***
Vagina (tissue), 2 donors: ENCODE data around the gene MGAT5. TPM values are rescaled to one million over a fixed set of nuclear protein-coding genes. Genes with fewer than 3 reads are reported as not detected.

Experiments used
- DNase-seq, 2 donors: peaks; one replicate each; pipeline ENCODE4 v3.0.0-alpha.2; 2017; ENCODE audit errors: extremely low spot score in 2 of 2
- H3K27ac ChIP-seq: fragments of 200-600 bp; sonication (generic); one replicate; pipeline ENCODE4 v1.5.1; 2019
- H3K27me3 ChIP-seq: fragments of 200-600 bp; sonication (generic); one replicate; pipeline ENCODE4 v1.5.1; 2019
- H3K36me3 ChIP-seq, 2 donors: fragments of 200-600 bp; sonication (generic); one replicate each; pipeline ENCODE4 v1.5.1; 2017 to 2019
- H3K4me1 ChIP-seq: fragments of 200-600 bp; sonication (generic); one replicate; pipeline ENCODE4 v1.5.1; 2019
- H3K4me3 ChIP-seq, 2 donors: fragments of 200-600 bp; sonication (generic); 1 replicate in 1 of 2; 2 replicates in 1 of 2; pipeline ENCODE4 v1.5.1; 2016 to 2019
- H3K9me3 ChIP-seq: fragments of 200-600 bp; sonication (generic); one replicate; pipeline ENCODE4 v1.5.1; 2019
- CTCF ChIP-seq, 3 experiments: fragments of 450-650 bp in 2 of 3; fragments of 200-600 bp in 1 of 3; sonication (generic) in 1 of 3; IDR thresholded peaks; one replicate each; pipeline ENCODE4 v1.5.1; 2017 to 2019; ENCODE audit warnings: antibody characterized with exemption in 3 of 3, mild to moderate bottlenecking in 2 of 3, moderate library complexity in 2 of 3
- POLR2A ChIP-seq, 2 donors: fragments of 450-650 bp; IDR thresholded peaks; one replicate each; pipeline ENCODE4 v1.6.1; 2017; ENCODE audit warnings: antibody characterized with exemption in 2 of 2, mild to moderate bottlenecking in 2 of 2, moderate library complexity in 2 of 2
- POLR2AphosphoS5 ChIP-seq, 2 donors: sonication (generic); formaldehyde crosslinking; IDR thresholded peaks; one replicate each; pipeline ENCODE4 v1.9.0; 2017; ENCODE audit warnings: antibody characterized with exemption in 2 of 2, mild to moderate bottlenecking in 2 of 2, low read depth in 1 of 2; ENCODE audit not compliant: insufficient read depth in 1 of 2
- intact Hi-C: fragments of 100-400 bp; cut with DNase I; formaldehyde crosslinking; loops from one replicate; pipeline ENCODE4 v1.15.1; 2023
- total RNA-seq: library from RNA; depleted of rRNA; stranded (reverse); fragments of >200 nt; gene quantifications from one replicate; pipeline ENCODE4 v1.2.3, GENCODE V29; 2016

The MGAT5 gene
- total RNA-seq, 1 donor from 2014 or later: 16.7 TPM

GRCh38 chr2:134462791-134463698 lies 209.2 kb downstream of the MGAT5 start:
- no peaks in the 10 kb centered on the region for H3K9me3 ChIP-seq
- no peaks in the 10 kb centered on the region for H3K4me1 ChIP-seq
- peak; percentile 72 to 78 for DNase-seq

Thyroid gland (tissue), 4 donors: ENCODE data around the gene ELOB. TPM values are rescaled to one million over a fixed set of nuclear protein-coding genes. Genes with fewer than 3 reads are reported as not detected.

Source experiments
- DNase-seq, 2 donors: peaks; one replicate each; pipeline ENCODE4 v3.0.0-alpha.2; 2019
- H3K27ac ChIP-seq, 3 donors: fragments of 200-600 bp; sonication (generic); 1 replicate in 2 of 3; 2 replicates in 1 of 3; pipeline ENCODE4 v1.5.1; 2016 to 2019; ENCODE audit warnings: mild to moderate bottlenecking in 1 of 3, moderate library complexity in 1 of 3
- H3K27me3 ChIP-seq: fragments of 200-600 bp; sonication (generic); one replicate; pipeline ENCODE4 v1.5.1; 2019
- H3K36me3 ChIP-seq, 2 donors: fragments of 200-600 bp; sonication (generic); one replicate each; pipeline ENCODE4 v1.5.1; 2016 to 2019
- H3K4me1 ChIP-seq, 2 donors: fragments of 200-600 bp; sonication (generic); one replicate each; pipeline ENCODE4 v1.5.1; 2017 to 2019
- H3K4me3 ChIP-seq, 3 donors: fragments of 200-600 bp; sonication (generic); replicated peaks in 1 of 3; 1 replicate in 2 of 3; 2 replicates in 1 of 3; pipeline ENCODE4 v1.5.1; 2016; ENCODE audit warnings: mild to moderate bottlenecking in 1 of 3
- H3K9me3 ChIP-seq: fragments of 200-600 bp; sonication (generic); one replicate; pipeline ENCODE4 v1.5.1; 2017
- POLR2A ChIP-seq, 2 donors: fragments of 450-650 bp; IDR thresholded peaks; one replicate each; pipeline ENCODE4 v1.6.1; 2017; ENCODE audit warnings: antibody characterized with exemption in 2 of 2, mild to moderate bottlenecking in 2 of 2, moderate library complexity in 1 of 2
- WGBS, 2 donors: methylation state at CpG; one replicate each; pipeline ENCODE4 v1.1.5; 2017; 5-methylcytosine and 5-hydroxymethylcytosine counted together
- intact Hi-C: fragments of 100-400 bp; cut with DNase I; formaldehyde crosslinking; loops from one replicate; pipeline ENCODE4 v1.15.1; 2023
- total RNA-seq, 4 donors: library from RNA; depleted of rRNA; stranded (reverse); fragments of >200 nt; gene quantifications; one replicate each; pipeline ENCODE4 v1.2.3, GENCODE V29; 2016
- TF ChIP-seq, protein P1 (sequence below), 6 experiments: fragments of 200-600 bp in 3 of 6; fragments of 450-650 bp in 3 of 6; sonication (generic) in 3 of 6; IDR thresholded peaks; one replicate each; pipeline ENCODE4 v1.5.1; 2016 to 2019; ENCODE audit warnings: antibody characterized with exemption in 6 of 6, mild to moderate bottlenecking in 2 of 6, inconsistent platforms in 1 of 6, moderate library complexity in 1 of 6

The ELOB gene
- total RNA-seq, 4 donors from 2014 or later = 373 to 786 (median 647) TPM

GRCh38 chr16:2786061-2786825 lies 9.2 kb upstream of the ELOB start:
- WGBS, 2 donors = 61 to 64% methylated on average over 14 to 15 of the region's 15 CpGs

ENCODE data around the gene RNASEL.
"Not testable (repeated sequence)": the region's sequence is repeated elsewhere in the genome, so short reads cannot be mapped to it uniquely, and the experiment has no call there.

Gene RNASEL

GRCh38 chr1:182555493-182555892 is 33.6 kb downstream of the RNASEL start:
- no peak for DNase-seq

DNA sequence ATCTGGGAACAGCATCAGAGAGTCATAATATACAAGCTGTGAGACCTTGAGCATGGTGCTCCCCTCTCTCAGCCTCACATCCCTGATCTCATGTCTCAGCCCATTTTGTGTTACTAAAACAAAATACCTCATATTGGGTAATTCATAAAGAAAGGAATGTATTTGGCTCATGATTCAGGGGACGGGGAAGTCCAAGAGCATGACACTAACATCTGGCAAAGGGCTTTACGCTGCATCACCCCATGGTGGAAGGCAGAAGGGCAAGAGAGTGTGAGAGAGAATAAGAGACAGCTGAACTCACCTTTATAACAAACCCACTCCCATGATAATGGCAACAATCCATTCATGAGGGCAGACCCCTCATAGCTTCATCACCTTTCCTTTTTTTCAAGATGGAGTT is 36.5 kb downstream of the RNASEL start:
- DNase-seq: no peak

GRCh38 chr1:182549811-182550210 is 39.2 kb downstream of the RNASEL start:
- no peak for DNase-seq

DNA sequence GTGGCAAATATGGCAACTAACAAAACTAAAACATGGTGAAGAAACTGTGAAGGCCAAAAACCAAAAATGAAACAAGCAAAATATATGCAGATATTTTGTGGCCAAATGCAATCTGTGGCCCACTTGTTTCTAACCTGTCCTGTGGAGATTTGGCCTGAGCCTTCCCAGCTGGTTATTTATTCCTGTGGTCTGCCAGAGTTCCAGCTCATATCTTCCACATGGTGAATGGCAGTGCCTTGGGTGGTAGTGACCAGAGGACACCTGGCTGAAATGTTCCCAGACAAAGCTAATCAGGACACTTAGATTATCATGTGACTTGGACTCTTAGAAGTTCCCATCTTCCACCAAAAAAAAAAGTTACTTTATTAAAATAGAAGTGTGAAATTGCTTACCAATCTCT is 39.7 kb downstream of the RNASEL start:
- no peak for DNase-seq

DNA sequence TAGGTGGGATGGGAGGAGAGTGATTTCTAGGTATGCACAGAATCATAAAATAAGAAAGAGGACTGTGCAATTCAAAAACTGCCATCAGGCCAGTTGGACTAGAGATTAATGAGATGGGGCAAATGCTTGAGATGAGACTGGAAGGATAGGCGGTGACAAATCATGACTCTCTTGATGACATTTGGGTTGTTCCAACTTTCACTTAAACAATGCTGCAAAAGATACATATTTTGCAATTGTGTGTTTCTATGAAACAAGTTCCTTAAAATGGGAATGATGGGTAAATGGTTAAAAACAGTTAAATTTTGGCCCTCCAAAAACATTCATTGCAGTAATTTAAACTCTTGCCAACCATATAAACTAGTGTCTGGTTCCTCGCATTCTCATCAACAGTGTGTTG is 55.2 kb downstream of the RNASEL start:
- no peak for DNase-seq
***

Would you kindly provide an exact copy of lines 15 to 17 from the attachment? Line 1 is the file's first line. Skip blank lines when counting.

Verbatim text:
The MGAT5 gene
- total RNA-seq, 1 donor from 2014 or later: 16.7 TPM

GRCh38 chr2:134462791-134463698 lies 209.2 kb downstream of the MGAT5 start: